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Old 01-28-2008, 04:55 PM   #1
williaty
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Default Car Bucking, Belching Black Smoke

OK, so I went out to log some stuff today and discovered to my horror that somewhere along the line I've pissed off my car. I'm not sure if this is a tuning problem or a hardware problem (only possibility for that is the new intake).

The problem comes when I floor it from idle. Between idle and about 2k RPM, the car bucks like it's being hit by mortar fire. As soon as it starts getting its act together, it belches out a bunch of thick black smoke, then proceeds to be perfectly fine. Because the problem only lasts for such a short time, I logged it 3 times, then combined the logs, then sorted the result by RPM so there's more samples to look at:
Code:
RPM	g/rev	MRP	MAFv	AFL1	AFR1	FIPW	TotTim
961	1.22	-0.55	2.28	-3.12	12.52	17.255	-8
994	1.24	-0.49	2.14	-5.47	11.02	16.974	-7.5
1025	1.29	-0.5	2.26	-5.47	11.02	17.161	-7
1040	1.35	-0.5	2.04	-5.47	11.02	18.521	-7
1115	1.94	-0.52	2.56	-5.47	11.02	27.354	-7.5
1118	1.8	-0.53	2.46	-5.47	11.02	24.239	-4
1124	1.75	-0.52	2.28	-5.47	11.02	24.086	-4
1131	1.75	-0.53	2.28	-5.47	11.02	24.14	-4
1160	1.97	-0.55	2.84	-5.47	11.02	27.478	-1.5
1167	1.97	-0.54	2.68	-5.47	11.02	27.287	0.5
1205	1.97	-0.55	2.52	-5.47	11.02	27.565	-0.5
1253	1.89	-0.58	3	-5.47	11.02	25.874	7.5
1298	1.9	-0.56	2.84	-5.47	11.02	26.718	6
1354	1.91	-0.55	2.96	-5.47	11.02	25.36	6
1386	1.96	-0.5	3.1	-5.47	11.02	26.554	2.5
1405	1.92	-0.52	2.64	-5.47	11.02	25.564	6.5
1466	1.81	-0.51	2.54	-5.47	11.02	21.198	6
1470	1.89	-0.5	2.76	-5.47	11.02	25.322	5.5
1517	1.65	-0.5	2.36	-5.47	11.02	21.787	7.5
1560	1.65	-0.51	2.68	-5.47	11.02	21.728	8.5
1571	1.6	-0.51	2.62	-5.47	11.02	20.432	8.5
1588	1.76	-0.53	2.7	-5.47	11.02	21.873	4.5
1616	1.82	-0.52	2.34	-5.47	11.02	25.74	8.5
1685	1.22	-0.51	2.32	-5.47	11.02	15.102	8
1713	1.19	-0.51	2.42	-5.47	11.02	14.858	8
1864	1.1	-0.51	2.4	-5.47	11.83	13.618	11.5
1882	1.1	-0.5	2.48	-5.47	12.17	13.57	12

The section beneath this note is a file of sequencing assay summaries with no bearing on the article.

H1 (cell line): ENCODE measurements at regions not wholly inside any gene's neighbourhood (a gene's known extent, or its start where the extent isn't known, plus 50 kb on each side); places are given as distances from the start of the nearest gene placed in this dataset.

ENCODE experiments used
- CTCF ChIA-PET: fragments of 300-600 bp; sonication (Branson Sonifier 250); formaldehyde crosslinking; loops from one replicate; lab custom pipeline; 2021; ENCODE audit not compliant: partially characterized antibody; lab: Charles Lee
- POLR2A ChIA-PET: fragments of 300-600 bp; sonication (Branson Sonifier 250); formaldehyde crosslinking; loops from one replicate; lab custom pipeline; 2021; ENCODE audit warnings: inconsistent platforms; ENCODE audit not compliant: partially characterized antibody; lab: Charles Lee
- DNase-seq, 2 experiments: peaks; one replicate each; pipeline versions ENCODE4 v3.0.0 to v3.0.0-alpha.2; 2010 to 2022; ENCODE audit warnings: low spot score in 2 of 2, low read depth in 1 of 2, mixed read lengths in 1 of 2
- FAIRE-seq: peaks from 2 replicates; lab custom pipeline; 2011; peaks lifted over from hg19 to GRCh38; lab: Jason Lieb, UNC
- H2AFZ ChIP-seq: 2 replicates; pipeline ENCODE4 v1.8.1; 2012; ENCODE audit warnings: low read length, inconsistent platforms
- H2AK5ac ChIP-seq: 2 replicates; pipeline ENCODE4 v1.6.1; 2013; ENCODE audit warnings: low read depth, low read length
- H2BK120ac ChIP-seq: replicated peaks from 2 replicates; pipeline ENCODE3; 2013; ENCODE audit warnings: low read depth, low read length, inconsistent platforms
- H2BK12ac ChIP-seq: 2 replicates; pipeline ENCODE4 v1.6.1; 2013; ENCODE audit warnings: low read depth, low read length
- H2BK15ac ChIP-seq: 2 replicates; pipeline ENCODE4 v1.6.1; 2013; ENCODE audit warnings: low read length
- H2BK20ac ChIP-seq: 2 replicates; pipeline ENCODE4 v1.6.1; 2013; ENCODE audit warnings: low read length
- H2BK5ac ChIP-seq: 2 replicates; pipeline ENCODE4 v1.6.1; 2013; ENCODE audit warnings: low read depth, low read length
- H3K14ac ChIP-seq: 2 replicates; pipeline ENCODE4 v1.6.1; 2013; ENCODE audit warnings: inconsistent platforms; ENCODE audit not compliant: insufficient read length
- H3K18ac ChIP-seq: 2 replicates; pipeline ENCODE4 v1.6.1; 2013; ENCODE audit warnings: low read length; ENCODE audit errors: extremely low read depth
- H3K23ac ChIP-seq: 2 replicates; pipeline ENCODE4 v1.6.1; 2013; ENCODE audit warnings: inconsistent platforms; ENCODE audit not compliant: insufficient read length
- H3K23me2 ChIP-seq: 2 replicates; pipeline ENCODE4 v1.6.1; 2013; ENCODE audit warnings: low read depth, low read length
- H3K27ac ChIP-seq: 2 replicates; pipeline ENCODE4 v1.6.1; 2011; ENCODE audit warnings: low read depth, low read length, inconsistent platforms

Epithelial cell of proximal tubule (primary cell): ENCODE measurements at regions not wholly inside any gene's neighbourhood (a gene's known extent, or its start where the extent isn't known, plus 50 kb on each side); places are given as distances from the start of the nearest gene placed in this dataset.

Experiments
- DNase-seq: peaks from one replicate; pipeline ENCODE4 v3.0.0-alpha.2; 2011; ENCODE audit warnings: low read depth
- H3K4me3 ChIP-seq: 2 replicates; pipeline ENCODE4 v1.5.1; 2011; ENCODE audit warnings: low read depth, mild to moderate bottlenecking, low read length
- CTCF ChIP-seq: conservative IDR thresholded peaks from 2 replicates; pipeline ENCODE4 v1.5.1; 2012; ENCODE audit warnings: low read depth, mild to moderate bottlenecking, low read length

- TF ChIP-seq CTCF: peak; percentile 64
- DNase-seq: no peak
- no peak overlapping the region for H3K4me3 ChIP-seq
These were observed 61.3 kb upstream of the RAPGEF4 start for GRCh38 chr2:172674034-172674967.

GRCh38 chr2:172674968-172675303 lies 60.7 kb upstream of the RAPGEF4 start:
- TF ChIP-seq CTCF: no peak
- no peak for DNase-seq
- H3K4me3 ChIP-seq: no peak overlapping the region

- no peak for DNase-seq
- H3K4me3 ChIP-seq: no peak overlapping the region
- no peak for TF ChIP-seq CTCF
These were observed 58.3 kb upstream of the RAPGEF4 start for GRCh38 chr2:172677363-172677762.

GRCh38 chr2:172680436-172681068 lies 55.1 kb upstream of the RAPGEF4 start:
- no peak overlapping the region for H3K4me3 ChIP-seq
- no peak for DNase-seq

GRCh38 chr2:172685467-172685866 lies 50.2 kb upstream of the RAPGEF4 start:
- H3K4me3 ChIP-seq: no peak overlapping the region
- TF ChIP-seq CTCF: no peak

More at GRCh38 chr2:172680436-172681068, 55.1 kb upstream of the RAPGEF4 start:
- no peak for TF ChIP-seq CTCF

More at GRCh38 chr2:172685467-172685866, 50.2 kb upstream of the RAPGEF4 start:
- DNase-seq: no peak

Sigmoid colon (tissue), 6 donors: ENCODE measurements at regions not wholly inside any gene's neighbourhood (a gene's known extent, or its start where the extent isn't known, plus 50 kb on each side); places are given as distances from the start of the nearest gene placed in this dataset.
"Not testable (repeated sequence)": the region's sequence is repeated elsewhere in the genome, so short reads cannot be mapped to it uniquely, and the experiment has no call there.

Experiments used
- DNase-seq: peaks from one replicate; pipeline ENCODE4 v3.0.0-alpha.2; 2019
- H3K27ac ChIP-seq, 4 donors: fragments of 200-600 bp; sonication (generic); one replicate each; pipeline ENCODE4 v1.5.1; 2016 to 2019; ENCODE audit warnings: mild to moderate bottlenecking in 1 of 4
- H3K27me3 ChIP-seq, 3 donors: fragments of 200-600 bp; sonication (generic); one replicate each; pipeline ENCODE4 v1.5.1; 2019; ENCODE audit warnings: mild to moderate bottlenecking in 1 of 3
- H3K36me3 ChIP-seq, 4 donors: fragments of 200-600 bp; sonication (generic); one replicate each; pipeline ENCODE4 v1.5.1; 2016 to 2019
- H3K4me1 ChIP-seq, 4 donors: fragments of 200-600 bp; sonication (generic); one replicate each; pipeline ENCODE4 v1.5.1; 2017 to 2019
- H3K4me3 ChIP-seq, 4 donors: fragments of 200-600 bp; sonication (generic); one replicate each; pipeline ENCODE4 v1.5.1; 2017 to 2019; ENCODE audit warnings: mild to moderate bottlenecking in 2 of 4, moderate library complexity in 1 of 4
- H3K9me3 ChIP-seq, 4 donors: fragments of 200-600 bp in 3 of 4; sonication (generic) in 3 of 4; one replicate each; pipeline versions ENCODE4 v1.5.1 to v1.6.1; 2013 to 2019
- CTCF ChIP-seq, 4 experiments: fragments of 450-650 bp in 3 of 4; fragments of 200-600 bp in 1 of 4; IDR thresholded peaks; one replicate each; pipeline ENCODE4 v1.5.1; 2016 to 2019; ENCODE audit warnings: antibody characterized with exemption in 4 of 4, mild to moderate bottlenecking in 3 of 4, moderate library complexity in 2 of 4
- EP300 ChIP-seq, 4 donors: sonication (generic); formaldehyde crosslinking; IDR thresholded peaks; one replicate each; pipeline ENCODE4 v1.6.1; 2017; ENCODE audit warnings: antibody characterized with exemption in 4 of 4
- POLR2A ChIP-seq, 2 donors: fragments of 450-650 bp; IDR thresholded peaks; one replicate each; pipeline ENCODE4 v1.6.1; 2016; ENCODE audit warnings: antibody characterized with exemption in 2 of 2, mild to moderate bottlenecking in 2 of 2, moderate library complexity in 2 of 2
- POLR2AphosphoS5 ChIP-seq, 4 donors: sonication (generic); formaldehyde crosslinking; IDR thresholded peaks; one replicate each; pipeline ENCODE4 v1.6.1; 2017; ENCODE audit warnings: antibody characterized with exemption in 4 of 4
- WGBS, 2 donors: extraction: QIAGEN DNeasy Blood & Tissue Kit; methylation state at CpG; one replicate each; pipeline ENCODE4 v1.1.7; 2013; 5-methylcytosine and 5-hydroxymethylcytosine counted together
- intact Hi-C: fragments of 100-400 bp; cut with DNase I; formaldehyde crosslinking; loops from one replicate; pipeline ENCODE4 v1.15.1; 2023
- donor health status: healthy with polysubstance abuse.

1948	1.07	-0.48	2.5	-5.47	12.52	13.253	14.5
2012	1.07	-0.5	2.68	-5.47	12.86	13.362	15.5
2058	1.08	-0.5	2.66	-5.47	12.86	13.715	15.5
2181	1.11	-0.5	2.62	-5.47	13.21	14.318	16.5
2373	1.14	-0.49	2.64	-5.47	12.98	14.914	18.5
2396	1.13	-0.5	2.72	-5.47	12.98	14.945	19.5
Here's the only thing that caught my attention:


It looks like right after I open the throttle, MAFv spikes (believe me, I would be going wild if I thought the car was actually hitting a 1.9x load, but it's never broken 1.4) which sends the AFRs down to bat**** insane town (11.02 is the reporting limit for the ECU, actual AFRs could be horrifyingly richer). As RPM rises, MAFv comes back to sanity and the ECU sorts everything out.

WTF is going on and do I fix it in hardware or software?
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Old 01-28-2008, 05:04 PM   #2
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You have done a bit of adjusting to the MAF on your car in that engine speed/ load right? Have you done anything on tip in?
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Old 01-28-2008, 05:10 PM   #3
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The MAFv range involved in the problem has been scaled properly for where it occurrs higher in the rev range. That's the same MAFv I get for WOT and about ~3500 RPM. So if I screw with the scaling to fix this, I'd screw things up at higher RPM. Haven't touched tip in, but this doesn't happen if I floor it at 2kRPM or higher.
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Old 01-28-2008, 05:15 PM   #4
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What does the fuel map lool like in this RPM and load areas?
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Old 01-28-2008, 05:22 PM   #5
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12.5 through all of that. The maps in the ECU only go up to 1.3, so all the problem area is above the top of the map, meaning no change based on load. Through those couple of RPM rows, there's no change either.
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Old 01-28-2008, 06:02 PM   #6
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I seem to be having the same issue especially bucking between 2k and 3k rpm.
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Old 01-28-2008, 06:08 PM   #7